The Cloister

Mention the word “cloister,” and a host of images come to mind, mostly with long hallways and arched ceilings. In most of the monastic communities I’ve been to, there’s some sort of cloister, whether it’s a simple walkway, or something more classical. It defines parts of the monastic enclosure, which can still be seen, either symbolic (a pile of rocks, a small fence, a gateway) or functional (an actual wall with signs requesting that guests respect it.) It’s also functional, a way to get from one place to another, without worrying about inclement weather. At the heart of it is some kind of garden or fountain, representing paradise.

The term “cloistered” is also used to denigrate people. It’s easy to dismiss someone who chooses a cloistered existence as one lacking common sense, one unable to cope, and a misanthrope. The notion that a cloistered person has renounced the world is an easy stereotype, but one not based in reality. Most of the cloistered monastics I know would argue that it allows them to interact with the world in a different way.

The ideal that one aspires to–at least among the Benedictines I know–is a life of continual prayer, one centered in the Eucharist and always open to God’s presence. As an oblate–a lay person who lives according to the Rule of St. Benedict as best as he or she can do–one faces a different,and seemingly harder, set of distractions from this ideal. We have to carve out time for our practices (lectio divina, the Divine Office, some form of contemplation), and our lay lives are hardly conducive or easy to reconcile with our contemplative lives. Some days it feels like being ripped in half between both lives, instead of being perfectly balanced.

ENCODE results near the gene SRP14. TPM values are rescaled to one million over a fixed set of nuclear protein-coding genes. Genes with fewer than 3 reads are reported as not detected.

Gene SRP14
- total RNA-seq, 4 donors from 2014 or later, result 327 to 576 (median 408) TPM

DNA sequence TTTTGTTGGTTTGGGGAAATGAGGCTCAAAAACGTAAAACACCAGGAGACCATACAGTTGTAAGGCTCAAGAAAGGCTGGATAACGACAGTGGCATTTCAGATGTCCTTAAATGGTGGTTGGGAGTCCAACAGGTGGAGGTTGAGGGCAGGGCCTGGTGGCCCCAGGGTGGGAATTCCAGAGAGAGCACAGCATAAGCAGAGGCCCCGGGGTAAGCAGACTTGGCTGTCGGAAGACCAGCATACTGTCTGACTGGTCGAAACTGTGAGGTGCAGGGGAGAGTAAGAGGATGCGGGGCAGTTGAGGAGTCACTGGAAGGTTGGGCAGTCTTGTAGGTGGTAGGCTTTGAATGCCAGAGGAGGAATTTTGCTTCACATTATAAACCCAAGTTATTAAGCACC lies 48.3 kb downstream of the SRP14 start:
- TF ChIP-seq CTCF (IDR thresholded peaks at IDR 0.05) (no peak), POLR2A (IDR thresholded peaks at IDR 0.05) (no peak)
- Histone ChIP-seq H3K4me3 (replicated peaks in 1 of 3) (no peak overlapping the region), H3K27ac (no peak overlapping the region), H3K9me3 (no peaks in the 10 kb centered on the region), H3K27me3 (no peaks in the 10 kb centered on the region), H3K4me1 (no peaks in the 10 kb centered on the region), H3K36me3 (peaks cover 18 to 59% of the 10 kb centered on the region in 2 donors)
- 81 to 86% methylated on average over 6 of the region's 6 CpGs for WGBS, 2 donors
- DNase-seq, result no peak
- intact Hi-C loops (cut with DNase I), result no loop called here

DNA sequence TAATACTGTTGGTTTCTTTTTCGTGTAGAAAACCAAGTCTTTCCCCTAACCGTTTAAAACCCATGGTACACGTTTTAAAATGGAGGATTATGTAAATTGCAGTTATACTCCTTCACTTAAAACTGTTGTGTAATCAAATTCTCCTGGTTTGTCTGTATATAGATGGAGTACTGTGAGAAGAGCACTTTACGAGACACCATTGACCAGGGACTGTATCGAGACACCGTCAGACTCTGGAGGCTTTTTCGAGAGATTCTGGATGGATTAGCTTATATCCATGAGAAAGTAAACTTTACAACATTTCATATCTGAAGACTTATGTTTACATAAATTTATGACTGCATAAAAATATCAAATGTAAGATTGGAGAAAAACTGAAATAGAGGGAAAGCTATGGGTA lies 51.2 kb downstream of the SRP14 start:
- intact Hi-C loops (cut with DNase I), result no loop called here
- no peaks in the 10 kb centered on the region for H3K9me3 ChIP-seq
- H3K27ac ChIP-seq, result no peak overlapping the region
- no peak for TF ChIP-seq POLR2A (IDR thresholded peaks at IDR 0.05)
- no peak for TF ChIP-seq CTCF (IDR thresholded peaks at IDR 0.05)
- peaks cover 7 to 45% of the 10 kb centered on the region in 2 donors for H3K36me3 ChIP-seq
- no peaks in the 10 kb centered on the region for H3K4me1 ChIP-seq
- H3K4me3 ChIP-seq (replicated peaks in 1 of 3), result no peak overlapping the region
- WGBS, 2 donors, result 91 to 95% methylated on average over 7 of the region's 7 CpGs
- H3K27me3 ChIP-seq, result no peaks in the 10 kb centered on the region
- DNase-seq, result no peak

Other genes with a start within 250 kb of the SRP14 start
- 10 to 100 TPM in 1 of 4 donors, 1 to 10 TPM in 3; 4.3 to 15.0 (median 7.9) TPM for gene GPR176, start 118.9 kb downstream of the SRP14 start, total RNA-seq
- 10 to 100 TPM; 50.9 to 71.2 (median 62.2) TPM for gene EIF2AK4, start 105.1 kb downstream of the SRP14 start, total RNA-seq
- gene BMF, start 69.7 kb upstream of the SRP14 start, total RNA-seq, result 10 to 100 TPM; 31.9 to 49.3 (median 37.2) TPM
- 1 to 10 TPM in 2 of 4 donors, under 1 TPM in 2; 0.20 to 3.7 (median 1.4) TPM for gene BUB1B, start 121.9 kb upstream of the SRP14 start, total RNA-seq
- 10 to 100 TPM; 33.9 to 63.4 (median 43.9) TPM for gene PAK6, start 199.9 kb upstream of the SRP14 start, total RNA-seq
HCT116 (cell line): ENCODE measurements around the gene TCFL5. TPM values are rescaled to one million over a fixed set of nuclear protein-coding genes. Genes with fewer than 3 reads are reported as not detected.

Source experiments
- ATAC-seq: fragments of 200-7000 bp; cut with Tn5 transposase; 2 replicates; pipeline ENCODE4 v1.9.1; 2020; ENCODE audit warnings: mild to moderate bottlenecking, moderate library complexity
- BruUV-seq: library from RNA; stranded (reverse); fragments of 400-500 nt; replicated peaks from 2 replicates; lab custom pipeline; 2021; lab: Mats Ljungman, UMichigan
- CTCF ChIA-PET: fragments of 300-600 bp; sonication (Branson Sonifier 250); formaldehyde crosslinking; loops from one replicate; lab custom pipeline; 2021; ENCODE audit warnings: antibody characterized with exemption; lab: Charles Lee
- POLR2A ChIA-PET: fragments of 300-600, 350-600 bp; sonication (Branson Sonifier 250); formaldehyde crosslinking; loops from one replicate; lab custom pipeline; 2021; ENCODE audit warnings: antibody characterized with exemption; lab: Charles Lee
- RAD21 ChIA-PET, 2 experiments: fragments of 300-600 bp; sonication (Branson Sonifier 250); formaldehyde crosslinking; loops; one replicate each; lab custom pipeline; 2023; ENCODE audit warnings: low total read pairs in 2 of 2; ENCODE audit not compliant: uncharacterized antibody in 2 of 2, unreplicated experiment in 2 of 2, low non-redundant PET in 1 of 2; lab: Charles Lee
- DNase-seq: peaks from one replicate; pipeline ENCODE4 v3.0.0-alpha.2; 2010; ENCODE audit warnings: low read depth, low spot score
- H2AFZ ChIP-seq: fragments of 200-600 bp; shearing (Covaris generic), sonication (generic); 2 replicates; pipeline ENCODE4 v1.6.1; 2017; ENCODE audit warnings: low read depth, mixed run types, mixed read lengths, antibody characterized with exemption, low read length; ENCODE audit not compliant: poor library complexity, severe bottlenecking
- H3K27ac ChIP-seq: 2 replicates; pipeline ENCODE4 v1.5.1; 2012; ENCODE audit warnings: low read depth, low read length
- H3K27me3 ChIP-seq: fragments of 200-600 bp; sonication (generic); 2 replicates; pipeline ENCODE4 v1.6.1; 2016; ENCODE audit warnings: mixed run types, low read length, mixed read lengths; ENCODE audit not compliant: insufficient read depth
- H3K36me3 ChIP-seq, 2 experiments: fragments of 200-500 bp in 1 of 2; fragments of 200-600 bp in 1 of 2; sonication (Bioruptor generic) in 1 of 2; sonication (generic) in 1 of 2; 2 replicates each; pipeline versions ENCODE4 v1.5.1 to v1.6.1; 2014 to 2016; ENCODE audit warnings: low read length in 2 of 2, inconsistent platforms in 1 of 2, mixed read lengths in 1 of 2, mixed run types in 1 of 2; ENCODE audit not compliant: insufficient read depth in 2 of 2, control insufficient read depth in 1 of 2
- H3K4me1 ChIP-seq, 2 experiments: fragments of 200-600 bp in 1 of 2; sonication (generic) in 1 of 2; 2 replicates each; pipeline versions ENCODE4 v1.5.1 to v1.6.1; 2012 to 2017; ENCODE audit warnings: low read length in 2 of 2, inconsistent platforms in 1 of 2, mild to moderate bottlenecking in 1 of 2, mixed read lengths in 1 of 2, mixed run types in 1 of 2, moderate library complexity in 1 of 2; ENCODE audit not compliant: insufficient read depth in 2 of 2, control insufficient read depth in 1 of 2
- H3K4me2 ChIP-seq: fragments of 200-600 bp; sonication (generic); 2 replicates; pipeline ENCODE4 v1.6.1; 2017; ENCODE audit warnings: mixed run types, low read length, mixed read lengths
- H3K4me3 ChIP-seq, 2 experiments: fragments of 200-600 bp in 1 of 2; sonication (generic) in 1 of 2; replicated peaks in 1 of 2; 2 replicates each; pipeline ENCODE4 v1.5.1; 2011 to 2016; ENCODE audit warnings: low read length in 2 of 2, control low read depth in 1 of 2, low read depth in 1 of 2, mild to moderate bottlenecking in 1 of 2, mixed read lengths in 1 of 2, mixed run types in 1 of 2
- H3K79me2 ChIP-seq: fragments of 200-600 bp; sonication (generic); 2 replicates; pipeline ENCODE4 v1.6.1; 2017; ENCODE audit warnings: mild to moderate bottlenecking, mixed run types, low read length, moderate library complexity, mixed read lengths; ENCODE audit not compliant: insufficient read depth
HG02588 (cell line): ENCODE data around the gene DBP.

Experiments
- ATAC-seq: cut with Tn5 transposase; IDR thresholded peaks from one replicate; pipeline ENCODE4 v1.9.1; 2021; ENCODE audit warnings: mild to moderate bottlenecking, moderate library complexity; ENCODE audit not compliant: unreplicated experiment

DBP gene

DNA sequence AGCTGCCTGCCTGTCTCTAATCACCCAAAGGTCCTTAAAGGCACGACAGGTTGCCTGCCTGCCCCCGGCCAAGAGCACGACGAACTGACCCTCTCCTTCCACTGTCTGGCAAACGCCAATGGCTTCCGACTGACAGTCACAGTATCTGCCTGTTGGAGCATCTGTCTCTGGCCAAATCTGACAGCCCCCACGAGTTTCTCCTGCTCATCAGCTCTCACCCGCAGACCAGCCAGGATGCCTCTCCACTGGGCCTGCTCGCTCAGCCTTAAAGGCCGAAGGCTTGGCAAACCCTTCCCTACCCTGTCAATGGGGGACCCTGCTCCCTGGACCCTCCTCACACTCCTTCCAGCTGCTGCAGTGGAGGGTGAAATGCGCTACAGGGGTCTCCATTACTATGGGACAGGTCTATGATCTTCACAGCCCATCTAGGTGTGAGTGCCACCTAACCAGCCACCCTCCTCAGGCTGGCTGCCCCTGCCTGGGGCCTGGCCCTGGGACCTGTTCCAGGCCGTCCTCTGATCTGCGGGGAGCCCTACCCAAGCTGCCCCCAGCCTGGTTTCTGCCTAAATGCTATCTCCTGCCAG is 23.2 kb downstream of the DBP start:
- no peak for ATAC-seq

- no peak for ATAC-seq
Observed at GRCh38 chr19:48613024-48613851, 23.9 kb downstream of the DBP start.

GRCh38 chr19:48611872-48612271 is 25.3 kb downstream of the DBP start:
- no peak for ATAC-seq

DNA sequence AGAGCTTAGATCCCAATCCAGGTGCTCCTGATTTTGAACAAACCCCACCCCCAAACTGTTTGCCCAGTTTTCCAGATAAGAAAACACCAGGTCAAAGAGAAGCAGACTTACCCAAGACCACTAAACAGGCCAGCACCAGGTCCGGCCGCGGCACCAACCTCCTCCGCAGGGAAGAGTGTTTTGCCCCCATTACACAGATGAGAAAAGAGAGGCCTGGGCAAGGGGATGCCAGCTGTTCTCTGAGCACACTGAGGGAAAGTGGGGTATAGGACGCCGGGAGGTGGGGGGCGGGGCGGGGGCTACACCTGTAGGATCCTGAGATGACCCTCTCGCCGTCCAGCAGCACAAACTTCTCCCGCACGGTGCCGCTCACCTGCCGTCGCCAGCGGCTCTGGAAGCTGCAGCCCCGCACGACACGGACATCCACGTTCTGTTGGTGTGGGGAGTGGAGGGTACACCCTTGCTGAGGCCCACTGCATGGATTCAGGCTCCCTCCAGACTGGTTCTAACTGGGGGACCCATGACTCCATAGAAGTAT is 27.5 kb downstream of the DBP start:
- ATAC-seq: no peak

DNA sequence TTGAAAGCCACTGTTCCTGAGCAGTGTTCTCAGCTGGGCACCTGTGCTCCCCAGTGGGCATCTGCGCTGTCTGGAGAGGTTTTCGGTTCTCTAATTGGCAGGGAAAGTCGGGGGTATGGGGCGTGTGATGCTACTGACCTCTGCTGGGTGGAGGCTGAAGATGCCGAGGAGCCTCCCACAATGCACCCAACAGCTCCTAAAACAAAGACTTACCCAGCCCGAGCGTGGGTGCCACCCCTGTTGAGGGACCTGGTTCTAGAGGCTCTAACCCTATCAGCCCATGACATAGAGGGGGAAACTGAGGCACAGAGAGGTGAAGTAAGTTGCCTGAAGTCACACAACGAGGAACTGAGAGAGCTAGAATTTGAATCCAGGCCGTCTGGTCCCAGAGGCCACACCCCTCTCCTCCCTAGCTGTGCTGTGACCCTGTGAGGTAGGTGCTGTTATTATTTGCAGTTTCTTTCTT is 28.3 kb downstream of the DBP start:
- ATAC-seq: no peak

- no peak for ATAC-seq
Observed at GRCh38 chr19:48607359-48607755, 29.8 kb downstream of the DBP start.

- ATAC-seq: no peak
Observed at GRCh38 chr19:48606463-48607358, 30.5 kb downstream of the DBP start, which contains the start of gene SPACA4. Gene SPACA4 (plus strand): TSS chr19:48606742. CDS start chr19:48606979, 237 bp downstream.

But then there comes the realization that the cloister isn’t a physical place, but a state of being. One’s urban monastic tendencies aren’t a hobby or a job, but a way of life. It’s realizing in the midst of chaos and a million things vying for our attention that we’ve chosen the better part, one which can’t be taken away or desecrated. For a fleeting instant, there’s stillness.

not that horror was not, not that the killings did not continue,
not that I thought there was to be no more despair,
but that as if transparent all disclosed
an otherness that was blessèd, that was bliss.
I saw Paradise in the dust of the street. (Denise Levertov, from “City Psalm”)


~ by Jen on August 4, 2006.

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